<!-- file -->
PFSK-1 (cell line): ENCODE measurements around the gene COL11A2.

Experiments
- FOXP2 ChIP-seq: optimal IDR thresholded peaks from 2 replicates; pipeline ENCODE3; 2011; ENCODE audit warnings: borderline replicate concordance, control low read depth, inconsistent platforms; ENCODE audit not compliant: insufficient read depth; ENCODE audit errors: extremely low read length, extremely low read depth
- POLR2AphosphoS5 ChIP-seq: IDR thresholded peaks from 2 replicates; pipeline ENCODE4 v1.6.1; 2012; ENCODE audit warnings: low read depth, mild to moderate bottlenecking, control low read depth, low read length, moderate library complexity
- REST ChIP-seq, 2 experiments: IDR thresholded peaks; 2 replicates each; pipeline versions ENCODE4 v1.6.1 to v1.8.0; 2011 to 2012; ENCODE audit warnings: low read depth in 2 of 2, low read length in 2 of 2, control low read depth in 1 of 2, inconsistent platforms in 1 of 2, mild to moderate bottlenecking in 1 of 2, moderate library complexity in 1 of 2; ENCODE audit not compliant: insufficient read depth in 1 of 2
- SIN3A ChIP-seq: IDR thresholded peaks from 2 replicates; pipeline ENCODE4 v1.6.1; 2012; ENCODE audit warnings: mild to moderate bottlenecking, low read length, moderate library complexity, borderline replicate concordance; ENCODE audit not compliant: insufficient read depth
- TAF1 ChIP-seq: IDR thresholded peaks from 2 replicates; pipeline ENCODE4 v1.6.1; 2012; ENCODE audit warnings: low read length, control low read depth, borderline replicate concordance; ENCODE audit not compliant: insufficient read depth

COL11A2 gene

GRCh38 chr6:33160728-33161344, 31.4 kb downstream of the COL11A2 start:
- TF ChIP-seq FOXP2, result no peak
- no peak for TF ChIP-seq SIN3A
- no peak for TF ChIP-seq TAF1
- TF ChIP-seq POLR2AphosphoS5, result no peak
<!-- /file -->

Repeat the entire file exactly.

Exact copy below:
PFSK-1 (cell line): ENCODE measurements around the gene COL11A2.

Experiments
- FOXP2 ChIP-seq: optimal IDR thresholded peaks from 2 replicates; pipeline ENCODE3; 2011; ENCODE audit warnings: borderline replicate concordance, control low read depth, inconsistent platforms; ENCODE audit not compliant: insufficient read depth; ENCODE audit errors: extremely low read length, extremely low read depth
- POLR2AphosphoS5 ChIP-seq: IDR thresholded peaks from 2 replicates; pipeline ENCODE4 v1.6.1; 2012; ENCODE audit warnings: low read depth, mild to moderate bottlenecking, control low read depth, low read length, moderate library complexity
- REST ChIP-seq, 2 experiments: IDR thresholded peaks; 2 replicates each; pipeline versions ENCODE4 v1.6.1 to v1.8.0; 2011 to 2012; ENCODE audit warnings: low read depth in 2 of 2, low read length in 2 of 2, control low read depth in 1 of 2, inconsistent platforms in 1 of 2, mild to moderate bottlenecking in 1 of 2, moderate library complexity in 1 of 2; ENCODE audit not compliant: insufficient read depth in 1 of 2
- SIN3A ChIP-seq: IDR thresholded peaks from 2 replicates; pipeline ENCODE4 v1.6.1; 2012; ENCODE audit warnings: mild to moderate bottlenecking, low read length, moderate library complexity, borderline replicate concordance; ENCODE audit not compliant: insufficient read depth
- TAF1 ChIP-seq: IDR thresholded peaks from 2 replicates; pipeline ENCODE4 v1.6.1; 2012; ENCODE audit warnings: low read length, control low read depth, borderline replicate concordance; ENCODE audit not compliant: insufficient read depth

COL11A2 gene

GRCh38 chr6:33160728-33161344, 31.4 kb downstream of the COL11A2 start:
- TF ChIP-seq FOXP2, result no peak
- no peak for TF ChIP-seq SIN3A
- no peak for TF ChIP-seq TAF1
- TF ChIP-seq POLR2AphosphoS5, result no peak